It’s typically at this time of the year that business owners and managers start to think about new hires for the coming year. But as a hiring manager have you ever really stopped to think just how important it is to find the best people for your business? Not just someone who happens to be immediately available or who you just think looks too perfect on paper to possibly let get away.
Over the years one thing I have seen is just how reactive (not to mention how often extremely rushed) the recruitment (and in particular the interview) process is within so many organisations.
As the weeks go by with a position still unfilled, the hiring manager often starts to panic. Then what happens is that someone who almost meets the criteria set out in the job brief (and by almost I mean aside from having a pulse and a clean shirt is so far off the mark it isn’t funny) and has an impressive CV gets hired. In the recruitment world this is often referred to as a “bums on seats” or “churn and burn” approach …
There are many traps or temptations a hiring manager can fall into. Fortunately the majority of them can be avoided by taking the recruitment and interview process seriously, looking at potential candidates objectively and most importantly not rushing through it.
It’s much better for the business in the long run to perhaps wait a bit longer to find the perfect person, than to fill the vacancy with a poor hire.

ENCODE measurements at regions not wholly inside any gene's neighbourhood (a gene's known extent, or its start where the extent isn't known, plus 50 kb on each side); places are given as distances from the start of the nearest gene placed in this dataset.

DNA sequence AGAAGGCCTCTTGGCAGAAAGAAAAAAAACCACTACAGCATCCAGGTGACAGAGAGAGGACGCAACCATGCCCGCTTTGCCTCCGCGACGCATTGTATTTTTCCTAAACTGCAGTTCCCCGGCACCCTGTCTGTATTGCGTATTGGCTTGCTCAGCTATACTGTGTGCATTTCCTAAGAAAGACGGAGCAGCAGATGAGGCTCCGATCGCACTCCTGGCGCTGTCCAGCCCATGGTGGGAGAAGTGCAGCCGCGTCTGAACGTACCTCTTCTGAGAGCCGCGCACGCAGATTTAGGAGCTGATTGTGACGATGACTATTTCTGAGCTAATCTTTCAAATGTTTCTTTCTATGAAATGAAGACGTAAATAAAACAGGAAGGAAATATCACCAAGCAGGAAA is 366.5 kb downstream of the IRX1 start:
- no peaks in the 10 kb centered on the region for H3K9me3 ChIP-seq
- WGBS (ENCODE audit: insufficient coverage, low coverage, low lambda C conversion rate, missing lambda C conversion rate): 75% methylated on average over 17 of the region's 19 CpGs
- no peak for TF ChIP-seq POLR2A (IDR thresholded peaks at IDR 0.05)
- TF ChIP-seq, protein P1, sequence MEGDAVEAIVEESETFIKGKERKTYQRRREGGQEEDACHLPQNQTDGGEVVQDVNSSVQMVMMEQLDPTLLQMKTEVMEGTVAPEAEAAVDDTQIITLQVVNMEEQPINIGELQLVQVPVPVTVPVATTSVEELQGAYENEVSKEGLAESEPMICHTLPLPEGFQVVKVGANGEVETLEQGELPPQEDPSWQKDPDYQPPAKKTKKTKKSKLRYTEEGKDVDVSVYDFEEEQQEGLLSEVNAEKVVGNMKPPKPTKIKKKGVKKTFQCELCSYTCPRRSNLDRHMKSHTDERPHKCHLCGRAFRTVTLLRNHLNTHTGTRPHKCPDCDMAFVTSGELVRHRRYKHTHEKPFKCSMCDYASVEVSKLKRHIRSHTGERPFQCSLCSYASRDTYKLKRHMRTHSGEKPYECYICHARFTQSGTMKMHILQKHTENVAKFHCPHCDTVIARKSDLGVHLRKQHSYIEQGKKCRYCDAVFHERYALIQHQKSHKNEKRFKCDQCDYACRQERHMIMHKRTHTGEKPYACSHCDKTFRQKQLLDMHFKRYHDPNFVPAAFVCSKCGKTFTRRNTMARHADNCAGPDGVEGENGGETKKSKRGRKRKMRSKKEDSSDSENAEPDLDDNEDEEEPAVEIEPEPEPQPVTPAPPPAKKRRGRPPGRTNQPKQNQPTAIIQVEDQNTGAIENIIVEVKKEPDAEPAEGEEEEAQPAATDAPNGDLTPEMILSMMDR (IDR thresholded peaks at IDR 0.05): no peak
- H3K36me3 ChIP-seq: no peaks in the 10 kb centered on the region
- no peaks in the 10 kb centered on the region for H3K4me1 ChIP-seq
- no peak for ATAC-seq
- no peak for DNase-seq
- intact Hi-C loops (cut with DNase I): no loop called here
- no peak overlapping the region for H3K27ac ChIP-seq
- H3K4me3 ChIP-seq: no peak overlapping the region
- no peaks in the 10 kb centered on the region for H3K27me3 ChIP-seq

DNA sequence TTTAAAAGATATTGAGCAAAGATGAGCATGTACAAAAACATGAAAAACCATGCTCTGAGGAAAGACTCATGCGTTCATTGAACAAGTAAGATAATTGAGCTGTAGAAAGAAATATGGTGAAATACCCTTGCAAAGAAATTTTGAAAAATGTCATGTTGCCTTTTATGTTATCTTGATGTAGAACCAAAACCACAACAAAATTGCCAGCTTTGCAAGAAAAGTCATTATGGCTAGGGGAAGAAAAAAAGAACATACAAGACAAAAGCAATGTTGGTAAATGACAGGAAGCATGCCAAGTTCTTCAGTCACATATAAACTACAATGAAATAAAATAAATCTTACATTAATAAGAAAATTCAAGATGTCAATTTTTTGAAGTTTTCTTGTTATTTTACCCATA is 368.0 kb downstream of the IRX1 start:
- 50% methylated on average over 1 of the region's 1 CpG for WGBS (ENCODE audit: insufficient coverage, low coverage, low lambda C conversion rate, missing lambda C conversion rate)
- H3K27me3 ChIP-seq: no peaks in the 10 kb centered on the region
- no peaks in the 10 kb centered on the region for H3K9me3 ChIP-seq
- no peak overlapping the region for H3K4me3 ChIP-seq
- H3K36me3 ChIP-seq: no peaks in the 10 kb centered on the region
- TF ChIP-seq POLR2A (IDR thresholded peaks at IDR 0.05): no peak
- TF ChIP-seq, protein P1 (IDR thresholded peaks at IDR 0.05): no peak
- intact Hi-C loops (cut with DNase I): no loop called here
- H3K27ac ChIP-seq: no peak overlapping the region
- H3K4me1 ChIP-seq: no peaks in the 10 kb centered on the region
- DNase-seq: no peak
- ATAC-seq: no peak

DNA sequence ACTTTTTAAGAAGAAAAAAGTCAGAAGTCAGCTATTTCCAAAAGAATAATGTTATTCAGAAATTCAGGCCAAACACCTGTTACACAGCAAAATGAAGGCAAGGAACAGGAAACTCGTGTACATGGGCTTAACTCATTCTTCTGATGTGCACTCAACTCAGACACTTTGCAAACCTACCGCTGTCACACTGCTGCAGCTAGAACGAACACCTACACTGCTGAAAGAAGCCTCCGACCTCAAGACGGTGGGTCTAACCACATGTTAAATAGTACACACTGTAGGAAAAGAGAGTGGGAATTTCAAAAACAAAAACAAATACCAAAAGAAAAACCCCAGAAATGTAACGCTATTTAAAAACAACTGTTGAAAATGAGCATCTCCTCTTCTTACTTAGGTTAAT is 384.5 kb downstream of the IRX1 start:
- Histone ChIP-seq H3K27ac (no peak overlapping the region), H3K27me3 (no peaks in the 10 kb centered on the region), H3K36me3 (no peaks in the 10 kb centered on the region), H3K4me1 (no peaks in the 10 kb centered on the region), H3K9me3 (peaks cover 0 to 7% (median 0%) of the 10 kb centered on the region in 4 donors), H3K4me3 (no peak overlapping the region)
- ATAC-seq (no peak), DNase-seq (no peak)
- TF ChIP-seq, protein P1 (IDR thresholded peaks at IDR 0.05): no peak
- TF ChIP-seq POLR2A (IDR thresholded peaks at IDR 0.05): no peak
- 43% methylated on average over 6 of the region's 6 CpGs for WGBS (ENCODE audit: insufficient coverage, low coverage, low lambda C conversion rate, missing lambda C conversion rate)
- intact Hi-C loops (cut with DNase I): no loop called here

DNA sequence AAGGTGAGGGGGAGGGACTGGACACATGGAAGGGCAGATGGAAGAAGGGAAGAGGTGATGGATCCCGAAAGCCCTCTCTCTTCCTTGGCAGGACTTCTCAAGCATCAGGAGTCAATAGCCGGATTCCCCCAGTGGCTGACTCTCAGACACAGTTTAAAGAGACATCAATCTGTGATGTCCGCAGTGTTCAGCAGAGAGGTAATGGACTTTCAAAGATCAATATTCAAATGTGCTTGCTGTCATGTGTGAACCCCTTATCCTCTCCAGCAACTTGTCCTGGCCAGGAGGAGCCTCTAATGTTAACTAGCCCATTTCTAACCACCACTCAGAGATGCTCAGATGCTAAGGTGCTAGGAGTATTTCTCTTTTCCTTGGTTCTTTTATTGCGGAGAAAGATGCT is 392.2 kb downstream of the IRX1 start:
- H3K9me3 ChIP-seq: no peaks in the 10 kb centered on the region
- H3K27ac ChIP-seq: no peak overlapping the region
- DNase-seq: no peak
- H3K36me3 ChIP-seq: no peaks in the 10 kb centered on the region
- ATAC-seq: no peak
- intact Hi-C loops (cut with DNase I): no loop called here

Research shows that the majority of recruiting errors are due to the hiring manager (or interviewer) relying too much on personal biases, opinions, gut feel or first impressions. It is critical for any hiring manager to control their emotions during an interview.
During an interview try to spend at least 30 to 40 minutes assessing the candidate’s previous work history in terms of key competencies and accomplishments. Looking back at past performance is the best way to determine how someone will react in a similar situation in the future. Avoid hypothetical questions at all costs.
You need to ascertain exactly why the candidate has chosen to meet with you. Too often the interviewer is so excited by the fact that someone has actually applied for their role, that they fail to find out what happened in their last position, or more specifically what they are hoping to gain out of their next career move. When this happens the interviewer spends far too much time selling the benefits of their company and the role that the candidate can walk away feeling that they were unable to contribute to the interview at all.
A successful interview is one where the interviewer spends 20% of the time talking and 80% of the time actively listening to the candidate sitting in front of them.
These (and many other) common recruitment and interview traps have always been there – and will always be there. It’s up to you to steer well clear of them so you (and your business) don’t get burnt.
Lead us not into temptation …